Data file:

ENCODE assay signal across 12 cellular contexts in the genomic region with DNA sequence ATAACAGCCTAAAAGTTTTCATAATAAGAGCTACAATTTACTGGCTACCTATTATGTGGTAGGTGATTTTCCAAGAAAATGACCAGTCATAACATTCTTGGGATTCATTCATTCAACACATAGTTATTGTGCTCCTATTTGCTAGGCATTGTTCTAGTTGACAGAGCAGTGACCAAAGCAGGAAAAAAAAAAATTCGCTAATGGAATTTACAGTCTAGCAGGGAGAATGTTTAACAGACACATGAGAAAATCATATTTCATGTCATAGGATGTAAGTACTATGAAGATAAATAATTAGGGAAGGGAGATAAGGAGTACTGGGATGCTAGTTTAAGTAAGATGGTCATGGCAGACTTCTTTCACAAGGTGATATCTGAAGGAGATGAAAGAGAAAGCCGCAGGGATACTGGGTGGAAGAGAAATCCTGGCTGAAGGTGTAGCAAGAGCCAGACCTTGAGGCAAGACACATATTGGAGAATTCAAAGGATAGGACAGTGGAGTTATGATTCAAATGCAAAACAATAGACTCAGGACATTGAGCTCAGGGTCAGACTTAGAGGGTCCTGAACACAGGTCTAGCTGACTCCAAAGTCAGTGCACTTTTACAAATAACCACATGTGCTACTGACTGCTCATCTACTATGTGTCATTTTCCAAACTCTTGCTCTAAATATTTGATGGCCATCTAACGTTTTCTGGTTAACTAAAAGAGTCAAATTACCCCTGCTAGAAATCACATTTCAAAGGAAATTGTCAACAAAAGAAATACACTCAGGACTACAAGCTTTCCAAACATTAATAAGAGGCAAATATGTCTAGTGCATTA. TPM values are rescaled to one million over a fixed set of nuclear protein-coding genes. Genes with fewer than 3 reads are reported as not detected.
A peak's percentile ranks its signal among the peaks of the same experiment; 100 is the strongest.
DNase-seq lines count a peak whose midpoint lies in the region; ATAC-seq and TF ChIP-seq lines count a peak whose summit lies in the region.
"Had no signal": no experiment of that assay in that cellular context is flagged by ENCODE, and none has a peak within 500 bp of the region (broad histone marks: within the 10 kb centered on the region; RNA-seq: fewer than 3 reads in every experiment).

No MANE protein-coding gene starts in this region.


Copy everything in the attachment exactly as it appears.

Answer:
ENCODE assay signal across 12 cellular contexts in the genomic region with DNA sequence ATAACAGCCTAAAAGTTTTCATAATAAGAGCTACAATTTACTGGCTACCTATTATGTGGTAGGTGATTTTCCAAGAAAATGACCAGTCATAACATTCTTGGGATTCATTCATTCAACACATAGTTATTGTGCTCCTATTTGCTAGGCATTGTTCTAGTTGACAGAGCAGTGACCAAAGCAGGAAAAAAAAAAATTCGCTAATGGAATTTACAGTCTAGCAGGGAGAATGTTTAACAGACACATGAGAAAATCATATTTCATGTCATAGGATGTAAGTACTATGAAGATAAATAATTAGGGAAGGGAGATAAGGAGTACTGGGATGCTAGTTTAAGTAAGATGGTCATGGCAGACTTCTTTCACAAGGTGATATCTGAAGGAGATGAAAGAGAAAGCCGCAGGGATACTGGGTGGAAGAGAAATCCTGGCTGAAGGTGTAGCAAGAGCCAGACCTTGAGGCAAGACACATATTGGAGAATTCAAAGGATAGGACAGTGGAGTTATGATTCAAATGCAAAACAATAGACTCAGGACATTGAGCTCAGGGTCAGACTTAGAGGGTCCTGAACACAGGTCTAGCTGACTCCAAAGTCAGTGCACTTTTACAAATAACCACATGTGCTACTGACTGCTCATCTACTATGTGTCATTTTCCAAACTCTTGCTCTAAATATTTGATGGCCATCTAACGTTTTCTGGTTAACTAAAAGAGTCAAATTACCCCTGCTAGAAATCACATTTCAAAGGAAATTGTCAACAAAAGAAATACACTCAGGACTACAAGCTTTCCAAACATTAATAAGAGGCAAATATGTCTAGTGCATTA. TPM values are rescaled to one million over a fixed set of nuclear protein-coding genes. Genes with fewer than 3 reads are reported as not detected.
A peak's percentile ranks its signal among the peaks of the same experiment; 100 is the strongest.
DNase-seq lines count a peak whose midpoint lies in the region; ATAC-seq and TF ChIP-seq lines count a peak whose summit lies in the region.
"Had no signal": no experiment of that assay in that cellular context is flagged by ENCODE, and none has a peak within 500 bp of the region (broad histone marks: within the 10 kb centered on the region; RNA-seq: fewer than 3 reads in every experiment).

No MANE protein-coding gene starts in this region.